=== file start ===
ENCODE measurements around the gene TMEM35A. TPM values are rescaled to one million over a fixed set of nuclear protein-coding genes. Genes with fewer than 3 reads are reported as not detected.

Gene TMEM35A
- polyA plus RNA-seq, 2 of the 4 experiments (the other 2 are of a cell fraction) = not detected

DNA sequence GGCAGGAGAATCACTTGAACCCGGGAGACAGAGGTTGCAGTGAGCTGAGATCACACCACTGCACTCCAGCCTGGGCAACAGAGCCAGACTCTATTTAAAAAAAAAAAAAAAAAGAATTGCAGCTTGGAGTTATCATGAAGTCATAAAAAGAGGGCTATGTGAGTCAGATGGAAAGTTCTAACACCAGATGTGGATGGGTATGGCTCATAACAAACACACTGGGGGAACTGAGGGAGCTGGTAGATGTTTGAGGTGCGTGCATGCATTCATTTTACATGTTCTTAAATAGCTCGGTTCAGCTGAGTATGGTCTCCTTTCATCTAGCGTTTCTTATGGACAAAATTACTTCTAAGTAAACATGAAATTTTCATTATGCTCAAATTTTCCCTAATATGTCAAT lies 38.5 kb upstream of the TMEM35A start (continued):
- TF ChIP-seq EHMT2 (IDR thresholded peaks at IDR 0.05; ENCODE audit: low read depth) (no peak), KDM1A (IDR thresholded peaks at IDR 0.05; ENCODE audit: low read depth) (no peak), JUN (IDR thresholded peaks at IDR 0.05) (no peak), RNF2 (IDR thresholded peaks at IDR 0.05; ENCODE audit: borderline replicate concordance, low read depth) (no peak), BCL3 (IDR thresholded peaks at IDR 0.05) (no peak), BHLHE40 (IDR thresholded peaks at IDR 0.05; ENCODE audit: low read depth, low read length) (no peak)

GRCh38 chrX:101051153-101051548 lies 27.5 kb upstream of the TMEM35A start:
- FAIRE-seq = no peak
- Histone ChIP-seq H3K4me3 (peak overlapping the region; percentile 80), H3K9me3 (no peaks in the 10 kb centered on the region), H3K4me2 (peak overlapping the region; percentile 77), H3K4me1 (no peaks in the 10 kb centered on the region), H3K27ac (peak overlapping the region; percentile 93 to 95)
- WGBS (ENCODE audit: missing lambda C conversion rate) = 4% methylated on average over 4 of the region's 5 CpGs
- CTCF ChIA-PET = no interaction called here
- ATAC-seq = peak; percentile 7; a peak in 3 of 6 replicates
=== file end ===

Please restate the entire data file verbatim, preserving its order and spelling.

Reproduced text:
ENCODE measurements around the gene TMEM35A. TPM values are rescaled to one million over a fixed set of nuclear protein-coding genes. Genes with fewer than 3 reads are reported as not detected.

Gene TMEM35A
- polyA plus RNA-seq, 2 of the 4 experiments (the other 2 are of a cell fraction) = not detected

DNA sequence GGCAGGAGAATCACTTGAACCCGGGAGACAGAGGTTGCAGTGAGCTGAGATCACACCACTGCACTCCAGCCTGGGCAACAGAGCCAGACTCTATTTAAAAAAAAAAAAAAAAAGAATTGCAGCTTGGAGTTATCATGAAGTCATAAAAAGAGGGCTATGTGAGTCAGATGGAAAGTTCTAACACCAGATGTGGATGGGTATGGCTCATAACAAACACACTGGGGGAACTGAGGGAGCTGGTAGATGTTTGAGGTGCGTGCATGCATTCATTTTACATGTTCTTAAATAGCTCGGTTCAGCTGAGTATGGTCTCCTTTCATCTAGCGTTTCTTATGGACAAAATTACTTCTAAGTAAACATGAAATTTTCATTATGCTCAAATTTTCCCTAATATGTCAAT lies 38.5 kb upstream of the TMEM35A start (continued):
- TF ChIP-seq EHMT2 (IDR thresholded peaks at IDR 0.05; ENCODE audit: low read depth) (no peak), KDM1A (IDR thresholded peaks at IDR 0.05; ENCODE audit: low read depth) (no peak), JUN (IDR thresholded peaks at IDR 0.05) (no peak), RNF2 (IDR thresholded peaks at IDR 0.05; ENCODE audit: borderline replicate concordance, low read depth) (no peak), BCL3 (IDR thresholded peaks at IDR 0.05) (no peak), BHLHE40 (IDR thresholded peaks at IDR 0.05; ENCODE audit: low read depth, low read length) (no peak)

GRCh38 chrX:101051153-101051548 lies 27.5 kb upstream of the TMEM35A start:
- FAIRE-seq = no peak
- Histone ChIP-seq H3K4me3 (peak overlapping the region; percentile 80), H3K9me3 (no peaks in the 10 kb centered on the region), H3K4me2 (peak overlapping the region; percentile 77), H3K4me1 (no peaks in the 10 kb centered on the region), H3K27ac (peak overlapping the region; percentile 93 to 95)
- WGBS (ENCODE audit: missing lambda C conversion rate) = 4% methylated on average over 4 of the region's 5 CpGs
- CTCF ChIA-PET = no interaction called here
- ATAC-seq = peak; percentile 7; a peak in 3 of 6 replicates